The Office of Science manages 10 world-class laboratories, which often are called the "crown jewels" of our national research infrastructure. While many scientific user facilities operated by the Office of Science are highly energy intensive and therefore excluded from the energy reduction goals of the 2005 Energy Policy Act, several facilities have not let this fact deter them from reducing their energy consumption.
An energy saving technology called the “Ganni Cycle” has been developed at Thomas Jefferson National Accelerator Facilityfor application to cryogenic refrigeration systems. The Ganni Cycle (named after a Cryogenic expert at Jefferson Lab) has been proven to reduce energy consumption for cryogenic refrigeration systems by 20 to 45 percent. Since these systems tend to be very energy intensive, the resulting cost savings are substantial.
At Jeffseron Lab, three refrigerators provide -452 and -456 degrees Fahrenheit cold liquid helium for the operation of the Continuous Electron Beam Accelerator Facilityand its three experimental halls, the Free-Electron Laser Facility, and the Superconducting Radio Frequency Test Facility.
The portions of the Ganni Cycle that can be used for existing systems have slashed the power requirements of Jefferson Lab’s refrigeration system, while still meeting the Lab's needs. The cycle has dropped the electricity consumption of the Lab’s cryogenic systems from 6 Megawatts (MW) to 4.2 MW, resulting in a direct savings of $33,000 each month in electricity costs. The cost savings are likely to become even more significant in the future since electric rates are expected to increase from the currently very low rate of approximately 4 cents/kw-hr.
In addition to energy use reductions and energy costs savings, the Ganni Cycle has the added benefit of reducing maintenance costs. The Ganni Cycle nearly doubles the lifetime of some refrigerator components, increasing the time between necessary maintenance periods. Industry standards would indicate that maintenance personnel have to tear down a compressor for a complete rebuild after a maximum of 45,000 hours of operation. At Jefferson Lab with the Ganni Cycle, the number of hours before a required compressor rebuild is around 74,000 hours, gaining a factor of just over 1.7 more running time without having to do repair or maintenance. This is a substantial savings in manpower and spare parts. In addition, the system runs more reliably and efficiently, is more available, and has improved stability.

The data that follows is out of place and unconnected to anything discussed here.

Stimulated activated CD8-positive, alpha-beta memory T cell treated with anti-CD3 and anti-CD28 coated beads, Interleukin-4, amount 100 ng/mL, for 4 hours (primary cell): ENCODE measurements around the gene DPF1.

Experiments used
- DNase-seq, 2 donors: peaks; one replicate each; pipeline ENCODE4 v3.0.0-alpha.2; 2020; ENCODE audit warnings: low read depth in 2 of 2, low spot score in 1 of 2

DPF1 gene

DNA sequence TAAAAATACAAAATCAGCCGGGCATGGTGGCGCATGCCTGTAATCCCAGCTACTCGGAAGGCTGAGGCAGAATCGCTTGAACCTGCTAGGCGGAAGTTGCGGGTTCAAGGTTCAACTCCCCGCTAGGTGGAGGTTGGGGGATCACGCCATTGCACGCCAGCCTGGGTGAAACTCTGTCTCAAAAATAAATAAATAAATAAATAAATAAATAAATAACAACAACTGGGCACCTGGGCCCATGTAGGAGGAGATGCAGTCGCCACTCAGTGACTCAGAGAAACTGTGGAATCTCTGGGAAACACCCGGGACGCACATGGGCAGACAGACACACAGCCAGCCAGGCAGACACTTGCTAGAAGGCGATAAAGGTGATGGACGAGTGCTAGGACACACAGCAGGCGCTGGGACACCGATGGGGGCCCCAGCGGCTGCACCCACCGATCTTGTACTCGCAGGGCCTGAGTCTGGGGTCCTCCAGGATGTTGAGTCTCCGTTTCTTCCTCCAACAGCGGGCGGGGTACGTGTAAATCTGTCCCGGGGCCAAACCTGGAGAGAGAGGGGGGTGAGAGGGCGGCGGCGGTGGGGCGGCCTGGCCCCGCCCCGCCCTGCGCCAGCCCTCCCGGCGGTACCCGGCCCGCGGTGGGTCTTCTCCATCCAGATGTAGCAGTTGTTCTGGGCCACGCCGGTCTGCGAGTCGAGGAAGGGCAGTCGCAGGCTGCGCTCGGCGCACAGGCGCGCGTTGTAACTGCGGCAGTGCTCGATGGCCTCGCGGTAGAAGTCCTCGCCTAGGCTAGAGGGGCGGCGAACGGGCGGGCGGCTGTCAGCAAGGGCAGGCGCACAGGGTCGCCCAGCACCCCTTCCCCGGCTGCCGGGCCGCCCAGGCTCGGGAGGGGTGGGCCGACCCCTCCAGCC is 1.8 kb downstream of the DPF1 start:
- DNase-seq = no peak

The Relativistic Heavy Ion Collider (RHIC) at Brookhaven National Laboratoryand the Spallation Neutron Source (SNS) at Oak Ridge National Lab have both benefited from this innovation through collaborations with Jefferson Lab, and now other facilities are expressing an interest in implementing the process in their cryogenic systems.
At RHIC at Brookhaven, the collaboration reduced the refrigerator electric power consumption by 45 percent, from 9.2 MW to 5.1 MW, through hardware upgrades and the implementation of the “Ganni Cycle.” The RHIC staff has also reported an increase in system stability and reliability.
At the SNS at Oak Ridge, a similar effort centered on optimizing the -456 degrees Fahrenheit liquid helium cryogenic plant operation led to a 32 percent electric power reduction, from 3.8 MW to 2.6 MW.
The DOE Office of Science laboratories will continue to explore the boundaries of science as well as identify and develop new technologies to make our facilities more effective and efficient in this endeavor.